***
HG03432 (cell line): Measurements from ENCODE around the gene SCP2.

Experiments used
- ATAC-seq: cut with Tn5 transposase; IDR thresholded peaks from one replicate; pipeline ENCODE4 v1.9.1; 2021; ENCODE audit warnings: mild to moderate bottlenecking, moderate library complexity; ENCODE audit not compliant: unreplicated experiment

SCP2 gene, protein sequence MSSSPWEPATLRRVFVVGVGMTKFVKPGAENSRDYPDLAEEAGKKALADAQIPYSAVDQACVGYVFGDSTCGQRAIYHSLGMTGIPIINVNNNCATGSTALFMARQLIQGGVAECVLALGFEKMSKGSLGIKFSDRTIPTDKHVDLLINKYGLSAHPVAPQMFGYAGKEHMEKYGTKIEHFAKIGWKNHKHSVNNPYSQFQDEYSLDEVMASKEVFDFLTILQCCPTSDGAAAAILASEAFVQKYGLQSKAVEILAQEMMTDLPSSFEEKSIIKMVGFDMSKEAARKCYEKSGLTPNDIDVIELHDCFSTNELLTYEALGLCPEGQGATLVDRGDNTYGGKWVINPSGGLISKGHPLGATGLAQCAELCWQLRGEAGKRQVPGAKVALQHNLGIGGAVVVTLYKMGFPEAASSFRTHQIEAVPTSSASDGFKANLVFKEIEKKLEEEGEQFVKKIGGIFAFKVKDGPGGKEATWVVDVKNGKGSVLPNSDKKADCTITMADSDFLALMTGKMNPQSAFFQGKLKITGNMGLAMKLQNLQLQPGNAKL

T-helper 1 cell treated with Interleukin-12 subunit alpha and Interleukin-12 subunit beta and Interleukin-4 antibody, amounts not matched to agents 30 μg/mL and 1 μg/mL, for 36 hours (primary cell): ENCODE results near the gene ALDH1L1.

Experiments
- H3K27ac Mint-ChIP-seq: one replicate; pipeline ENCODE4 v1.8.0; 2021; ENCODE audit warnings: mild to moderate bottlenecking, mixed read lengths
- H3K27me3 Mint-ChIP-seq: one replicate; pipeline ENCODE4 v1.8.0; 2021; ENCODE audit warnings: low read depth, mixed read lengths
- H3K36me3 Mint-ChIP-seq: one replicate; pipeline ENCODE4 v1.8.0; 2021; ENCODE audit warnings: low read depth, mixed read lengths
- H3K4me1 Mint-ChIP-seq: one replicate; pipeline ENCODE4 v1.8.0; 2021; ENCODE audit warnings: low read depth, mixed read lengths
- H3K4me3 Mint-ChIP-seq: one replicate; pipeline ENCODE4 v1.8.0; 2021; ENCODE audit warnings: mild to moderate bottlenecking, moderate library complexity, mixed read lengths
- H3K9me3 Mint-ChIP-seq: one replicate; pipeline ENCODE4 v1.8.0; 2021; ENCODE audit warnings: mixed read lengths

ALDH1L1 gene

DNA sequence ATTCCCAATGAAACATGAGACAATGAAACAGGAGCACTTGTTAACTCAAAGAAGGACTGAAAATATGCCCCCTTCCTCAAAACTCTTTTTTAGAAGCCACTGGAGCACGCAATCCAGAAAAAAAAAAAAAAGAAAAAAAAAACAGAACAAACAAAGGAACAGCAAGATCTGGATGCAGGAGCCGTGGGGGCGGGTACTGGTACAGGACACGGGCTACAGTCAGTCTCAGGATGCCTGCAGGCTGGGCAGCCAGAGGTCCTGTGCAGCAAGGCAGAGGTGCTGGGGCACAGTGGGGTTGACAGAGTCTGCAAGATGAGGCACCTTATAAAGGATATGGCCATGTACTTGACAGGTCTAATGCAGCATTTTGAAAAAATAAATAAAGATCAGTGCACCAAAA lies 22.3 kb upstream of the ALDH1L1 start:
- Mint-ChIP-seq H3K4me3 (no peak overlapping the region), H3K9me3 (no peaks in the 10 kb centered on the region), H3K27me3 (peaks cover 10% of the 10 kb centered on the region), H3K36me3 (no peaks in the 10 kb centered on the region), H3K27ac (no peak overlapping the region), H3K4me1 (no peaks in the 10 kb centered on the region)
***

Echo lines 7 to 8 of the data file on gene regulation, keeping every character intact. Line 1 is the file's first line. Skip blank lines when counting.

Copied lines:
- H3K27ac Mint-ChIP-seq: one replicate; pipeline ENCODE4 v1.8.0; 2021; ENCODE audit warnings: mild to moderate bottlenecking, mixed read lengths
- H3K27me3 Mint-ChIP-seq: one replicate; pipeline ENCODE4 v1.8.0; 2021; ENCODE audit warnings: low read depth, mixed read lengths